(Of note: “This will not only gut your open records law, it will gut your open meetings law, because public officials can conduct business secretly simply by communicating with each other on their own phones.” – David Cuillier, director of the Freedom of Information Project at the Brechner Center for the Advancement of the First Amendment at the University of Florida)

Deflecting criticism that the bill invited public officials and employees to secret away records relating to public business on private devices and accounts, Beshear touted his untarnished record for transparency and unquestioned commitment to the open records law, suggesting that it afforded him unique insight into how HB 509 would actually "provide more records, not less."

Beshear subsequently waffled – asserting he would not make a final decision on vetoing the bill until he saw the final version – but he never acknowledged his error in judgment or withdrew support.

Adding insult to injury, Beshear obfuscated in responding to requests to his office for records verifying his staff's involvement with lawmakers on HB 509, the extent of his involvement in HB 509, and correspondence relating to HB 509.

He produced no records in response to Herald Leader reporter Austin Horn's open records request.

He produced 33 largely unresponsive records in response to Kentucky Open Government Coalition co-director Scott Horn's open records request.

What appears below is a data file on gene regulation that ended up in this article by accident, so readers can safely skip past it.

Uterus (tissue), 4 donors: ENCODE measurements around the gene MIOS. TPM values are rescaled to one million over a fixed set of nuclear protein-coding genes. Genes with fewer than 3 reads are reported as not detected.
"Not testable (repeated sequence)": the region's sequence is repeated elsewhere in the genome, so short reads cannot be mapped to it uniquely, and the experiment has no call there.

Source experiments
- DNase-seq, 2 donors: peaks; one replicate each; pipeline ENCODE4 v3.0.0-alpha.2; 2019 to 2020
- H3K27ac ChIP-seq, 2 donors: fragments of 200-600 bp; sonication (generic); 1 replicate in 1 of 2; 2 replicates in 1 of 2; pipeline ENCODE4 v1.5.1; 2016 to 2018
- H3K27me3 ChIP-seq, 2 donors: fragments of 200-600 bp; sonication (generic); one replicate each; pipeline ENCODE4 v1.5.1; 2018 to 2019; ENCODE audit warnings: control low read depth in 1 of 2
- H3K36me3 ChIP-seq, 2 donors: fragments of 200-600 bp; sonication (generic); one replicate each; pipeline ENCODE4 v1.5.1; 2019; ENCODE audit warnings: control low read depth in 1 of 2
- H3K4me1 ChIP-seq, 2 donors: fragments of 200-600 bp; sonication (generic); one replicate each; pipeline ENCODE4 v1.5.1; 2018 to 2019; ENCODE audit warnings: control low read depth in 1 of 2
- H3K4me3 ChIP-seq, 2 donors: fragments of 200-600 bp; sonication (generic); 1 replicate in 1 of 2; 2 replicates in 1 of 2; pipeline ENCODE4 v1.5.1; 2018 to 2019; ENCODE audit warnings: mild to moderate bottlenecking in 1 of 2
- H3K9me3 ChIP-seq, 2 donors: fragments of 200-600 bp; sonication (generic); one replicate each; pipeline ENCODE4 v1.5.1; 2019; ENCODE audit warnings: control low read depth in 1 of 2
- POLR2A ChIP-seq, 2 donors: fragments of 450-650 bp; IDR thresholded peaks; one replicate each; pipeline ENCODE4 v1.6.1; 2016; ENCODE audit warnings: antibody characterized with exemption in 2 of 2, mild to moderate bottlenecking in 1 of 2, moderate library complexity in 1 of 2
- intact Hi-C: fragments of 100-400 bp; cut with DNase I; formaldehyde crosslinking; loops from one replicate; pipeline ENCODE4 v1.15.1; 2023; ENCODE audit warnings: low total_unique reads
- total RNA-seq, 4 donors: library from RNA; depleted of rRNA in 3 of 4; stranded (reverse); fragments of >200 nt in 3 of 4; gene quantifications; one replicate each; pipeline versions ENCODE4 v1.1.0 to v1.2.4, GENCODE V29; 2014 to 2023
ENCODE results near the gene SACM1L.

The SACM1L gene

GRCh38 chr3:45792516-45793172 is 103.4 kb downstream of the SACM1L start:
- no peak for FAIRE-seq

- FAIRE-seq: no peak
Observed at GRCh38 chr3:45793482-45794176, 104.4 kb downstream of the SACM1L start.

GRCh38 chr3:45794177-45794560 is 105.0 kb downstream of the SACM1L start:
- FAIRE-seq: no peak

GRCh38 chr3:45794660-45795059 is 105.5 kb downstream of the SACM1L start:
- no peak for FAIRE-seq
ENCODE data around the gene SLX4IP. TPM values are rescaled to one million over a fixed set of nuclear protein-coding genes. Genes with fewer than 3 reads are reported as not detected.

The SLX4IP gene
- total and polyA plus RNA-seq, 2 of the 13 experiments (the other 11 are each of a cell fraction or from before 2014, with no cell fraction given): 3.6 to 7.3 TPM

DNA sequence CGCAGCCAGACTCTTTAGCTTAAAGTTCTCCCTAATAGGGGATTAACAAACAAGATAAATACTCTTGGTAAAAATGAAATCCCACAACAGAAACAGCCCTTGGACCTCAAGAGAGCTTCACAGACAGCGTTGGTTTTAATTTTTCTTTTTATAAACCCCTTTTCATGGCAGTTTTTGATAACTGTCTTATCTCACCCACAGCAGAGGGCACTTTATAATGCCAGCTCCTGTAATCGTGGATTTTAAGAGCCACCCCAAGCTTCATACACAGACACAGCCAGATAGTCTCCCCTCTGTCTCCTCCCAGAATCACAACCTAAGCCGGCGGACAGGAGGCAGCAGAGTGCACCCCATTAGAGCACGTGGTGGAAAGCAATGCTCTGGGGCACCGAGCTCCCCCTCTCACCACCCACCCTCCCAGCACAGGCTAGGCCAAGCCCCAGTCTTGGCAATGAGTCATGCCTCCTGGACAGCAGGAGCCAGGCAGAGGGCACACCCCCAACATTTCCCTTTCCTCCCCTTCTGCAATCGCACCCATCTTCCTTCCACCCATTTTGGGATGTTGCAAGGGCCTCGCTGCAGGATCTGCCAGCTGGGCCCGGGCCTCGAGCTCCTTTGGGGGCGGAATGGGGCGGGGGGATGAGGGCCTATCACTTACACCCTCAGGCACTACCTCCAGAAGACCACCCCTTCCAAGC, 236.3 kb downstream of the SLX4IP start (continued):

He completely ignored WPSD news director Perry Boxx’s request for records containing “instructions from the Governor or members of his staff to Democratic Party House members about expected behavior during [the anemic] debate on House Bill 509.”

Beshear’s response to Boxx’s request did, however, provide indirect insight into the impetus for his support of the bill.

Beshear denied Boxx access to his legal staff’s interpretation of the court’s opinion in Kentucky Open Government Coalition v Kentucky Department of Fish and Wildlife Resources Commission – a case that the KY Open Government Coalition firmly believes restored the decades-old status quo after Beshear’s successor, Attorney General Daniel Cameron, misinterpreted “public record” to largely exclude electronic communications on private devices and accounts.

Invoking the preliminary documents exceptions and attorney-client privilege – which he might have waived as a means of defending his position – Beshear denied the public its only meaningful opportunity to assess his motives.

As if all of this were not bad enough, Beshear continued to voice support for HB 509 even as a mysterious committee sub was introduced in the Senate State and Local Government Committee that would have radically redefined “public agency” as “governmental entities,” arguably excluding himself from the open records law. It was a short step from his unwavering support to the suspicion that he was the moving force behind the harebrained amendment.

This, and all other, legislative offenses were forgiven when the Senate elected to let HB 509 lapse on the final day of the session. The Senate earned wide praise for its forbearance and left Beshear – deprived of the opportunity for a veto and eleventh-hour redemption – holding the bag.

In the final analysis, this makes Andy Beshear the biggest loser in the HB 509 train wreck, and forever compromises his status as a self-anointed champion of transparency and open government.

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Amye Bensenhaver

Amye is a retired assistant AG who specialized in open records laws. She is the co-founder of the Kentucky Open Government Coalition. (Read the rest of her bio on the Contributors page.)